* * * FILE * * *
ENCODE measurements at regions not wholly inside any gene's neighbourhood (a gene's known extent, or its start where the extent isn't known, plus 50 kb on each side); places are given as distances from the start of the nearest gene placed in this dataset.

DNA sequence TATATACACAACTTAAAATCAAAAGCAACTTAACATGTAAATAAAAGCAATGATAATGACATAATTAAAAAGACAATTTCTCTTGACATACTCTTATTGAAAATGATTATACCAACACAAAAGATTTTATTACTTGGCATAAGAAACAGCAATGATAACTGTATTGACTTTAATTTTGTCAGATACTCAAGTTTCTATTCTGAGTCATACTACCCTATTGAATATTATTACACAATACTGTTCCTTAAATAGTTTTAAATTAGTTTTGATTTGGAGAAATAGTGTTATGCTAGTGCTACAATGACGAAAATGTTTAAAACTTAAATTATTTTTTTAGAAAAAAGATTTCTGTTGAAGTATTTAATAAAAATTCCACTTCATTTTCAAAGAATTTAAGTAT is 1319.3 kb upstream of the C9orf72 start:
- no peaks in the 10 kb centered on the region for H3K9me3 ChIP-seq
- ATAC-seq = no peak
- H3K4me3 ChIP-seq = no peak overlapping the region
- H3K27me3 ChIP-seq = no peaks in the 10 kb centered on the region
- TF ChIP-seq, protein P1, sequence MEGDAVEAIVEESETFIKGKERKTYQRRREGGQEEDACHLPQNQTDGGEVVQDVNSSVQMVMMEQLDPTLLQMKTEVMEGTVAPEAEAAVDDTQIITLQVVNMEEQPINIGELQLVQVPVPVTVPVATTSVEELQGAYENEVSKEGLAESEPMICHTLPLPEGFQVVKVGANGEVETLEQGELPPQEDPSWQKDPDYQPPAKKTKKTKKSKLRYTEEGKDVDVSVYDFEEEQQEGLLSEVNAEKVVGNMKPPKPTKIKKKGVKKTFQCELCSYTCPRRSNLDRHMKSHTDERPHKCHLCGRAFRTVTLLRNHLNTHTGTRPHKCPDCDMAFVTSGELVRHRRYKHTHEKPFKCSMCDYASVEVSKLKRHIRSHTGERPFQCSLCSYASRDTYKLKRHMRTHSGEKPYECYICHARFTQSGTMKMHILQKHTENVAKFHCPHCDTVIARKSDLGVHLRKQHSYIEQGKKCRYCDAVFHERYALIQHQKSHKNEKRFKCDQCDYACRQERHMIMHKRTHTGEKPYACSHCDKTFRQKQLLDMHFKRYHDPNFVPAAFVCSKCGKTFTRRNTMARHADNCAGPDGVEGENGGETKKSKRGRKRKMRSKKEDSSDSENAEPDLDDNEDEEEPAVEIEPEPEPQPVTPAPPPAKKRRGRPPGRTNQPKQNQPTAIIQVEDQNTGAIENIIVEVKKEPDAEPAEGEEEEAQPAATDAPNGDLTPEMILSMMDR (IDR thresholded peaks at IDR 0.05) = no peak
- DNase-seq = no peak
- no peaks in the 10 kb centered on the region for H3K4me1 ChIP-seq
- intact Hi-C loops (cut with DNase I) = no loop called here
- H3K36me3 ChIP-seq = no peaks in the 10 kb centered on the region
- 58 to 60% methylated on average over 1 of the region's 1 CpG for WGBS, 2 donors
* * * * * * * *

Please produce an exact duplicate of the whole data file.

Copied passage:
ENCODE measurements at regions not wholly inside any gene's neighbourhood (a gene's known extent, or its start where the extent isn't known, plus 50 kb on each side); places are given as distances from the start of the nearest gene placed in this dataset.

DNA sequence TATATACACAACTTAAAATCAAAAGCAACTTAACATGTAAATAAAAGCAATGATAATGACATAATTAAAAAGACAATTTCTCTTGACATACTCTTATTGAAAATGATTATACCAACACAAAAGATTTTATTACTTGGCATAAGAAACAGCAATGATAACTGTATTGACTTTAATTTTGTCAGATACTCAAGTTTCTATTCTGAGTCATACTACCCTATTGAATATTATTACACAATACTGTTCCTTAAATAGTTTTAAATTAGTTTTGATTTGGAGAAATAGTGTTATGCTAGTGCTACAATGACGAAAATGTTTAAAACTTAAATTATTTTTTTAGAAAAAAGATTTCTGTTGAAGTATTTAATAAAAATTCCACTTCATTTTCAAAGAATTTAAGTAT is 1319.3 kb upstream of the C9orf72 start:
- no peaks in the 10 kb centered on the region for H3K9me3 ChIP-seq
- ATAC-seq = no peak
- H3K4me3 ChIP-seq = no peak overlapping the region
- H3K27me3 ChIP-seq = no peaks in the 10 kb centered on the region
- TF ChIP-seq, protein P1, sequence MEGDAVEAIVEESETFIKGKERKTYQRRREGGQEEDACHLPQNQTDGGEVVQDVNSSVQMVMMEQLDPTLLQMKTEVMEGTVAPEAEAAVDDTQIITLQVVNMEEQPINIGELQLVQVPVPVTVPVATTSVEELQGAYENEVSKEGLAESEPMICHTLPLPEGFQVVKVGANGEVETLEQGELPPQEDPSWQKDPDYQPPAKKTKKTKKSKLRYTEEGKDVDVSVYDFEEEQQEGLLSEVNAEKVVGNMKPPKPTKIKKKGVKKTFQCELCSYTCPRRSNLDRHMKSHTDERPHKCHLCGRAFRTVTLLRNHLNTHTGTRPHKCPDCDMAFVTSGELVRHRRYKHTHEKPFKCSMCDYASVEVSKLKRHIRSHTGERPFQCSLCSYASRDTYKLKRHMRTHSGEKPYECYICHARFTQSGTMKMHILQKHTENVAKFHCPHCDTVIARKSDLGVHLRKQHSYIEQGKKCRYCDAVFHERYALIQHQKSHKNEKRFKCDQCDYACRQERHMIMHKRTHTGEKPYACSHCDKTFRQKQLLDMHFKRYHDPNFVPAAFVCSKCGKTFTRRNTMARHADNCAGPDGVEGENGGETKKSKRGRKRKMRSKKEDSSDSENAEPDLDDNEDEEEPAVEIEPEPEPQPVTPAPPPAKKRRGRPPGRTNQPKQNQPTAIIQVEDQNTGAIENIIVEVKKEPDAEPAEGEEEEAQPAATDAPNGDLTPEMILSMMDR (IDR thresholded peaks at IDR 0.05) = no peak
- DNase-seq = no peak
- no peaks in the 10 kb centered on the region for H3K4me1 ChIP-seq
- intact Hi-C loops (cut with DNase I) = no loop called here
- H3K36me3 ChIP-seq = no peaks in the 10 kb centered on the region
- 58 to 60% methylated on average over 1 of the region's 1 CpG for WGBS, 2 donors